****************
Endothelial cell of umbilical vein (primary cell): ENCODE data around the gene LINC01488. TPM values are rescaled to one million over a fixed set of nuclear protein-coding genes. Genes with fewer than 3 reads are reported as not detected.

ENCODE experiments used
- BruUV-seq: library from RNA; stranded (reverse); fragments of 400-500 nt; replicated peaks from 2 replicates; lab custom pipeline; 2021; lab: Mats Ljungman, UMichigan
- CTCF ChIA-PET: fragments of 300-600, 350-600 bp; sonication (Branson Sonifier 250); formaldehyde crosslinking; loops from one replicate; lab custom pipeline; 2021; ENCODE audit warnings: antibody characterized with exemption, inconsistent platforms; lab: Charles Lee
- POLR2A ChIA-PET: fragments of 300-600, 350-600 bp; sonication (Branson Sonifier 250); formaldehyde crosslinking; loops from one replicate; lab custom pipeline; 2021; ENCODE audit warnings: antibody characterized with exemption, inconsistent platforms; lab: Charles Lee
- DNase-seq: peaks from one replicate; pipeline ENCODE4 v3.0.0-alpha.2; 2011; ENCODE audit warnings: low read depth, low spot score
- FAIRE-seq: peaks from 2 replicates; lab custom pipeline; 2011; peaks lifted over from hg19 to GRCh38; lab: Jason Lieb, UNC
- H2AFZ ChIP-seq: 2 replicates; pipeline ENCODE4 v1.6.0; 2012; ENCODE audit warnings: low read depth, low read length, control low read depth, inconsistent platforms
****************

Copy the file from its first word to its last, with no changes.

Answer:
Endothelial cell of umbilical vein (primary cell): ENCODE data around the gene LINC01488. TPM values are rescaled to one million over a fixed set of nuclear protein-coding genes. Genes with fewer than 3 reads are reported as not detected.

ENCODE experiments used
- BruUV-seq: library from RNA; stranded (reverse); fragments of 400-500 nt; replicated peaks from 2 replicates; lab custom pipeline; 2021; lab: Mats Ljungman, UMichigan
- CTCF ChIA-PET: fragments of 300-600, 350-600 bp; sonication (Branson Sonifier 250); formaldehyde crosslinking; loops from one replicate; lab custom pipeline; 2021; ENCODE audit warnings: antibody characterized with exemption, inconsistent platforms; lab: Charles Lee
- POLR2A ChIA-PET: fragments of 300-600, 350-600 bp; sonication (Branson Sonifier 250); formaldehyde crosslinking; loops from one replicate; lab custom pipeline; 2021; ENCODE audit warnings: antibody characterized with exemption, inconsistent platforms; lab: Charles Lee
- DNase-seq: peaks from one replicate; pipeline ENCODE4 v3.0.0-alpha.2; 2011; ENCODE audit warnings: low read depth, low spot score
- FAIRE-seq: peaks from 2 replicates; lab custom pipeline; 2011; peaks lifted over from hg19 to GRCh38; lab: Jason Lieb, UNC
- H2AFZ ChIP-seq: 2 replicates; pipeline ENCODE4 v1.6.0; 2012; ENCODE audit warnings: low read depth, low read length, control low read depth, inconsistent platforms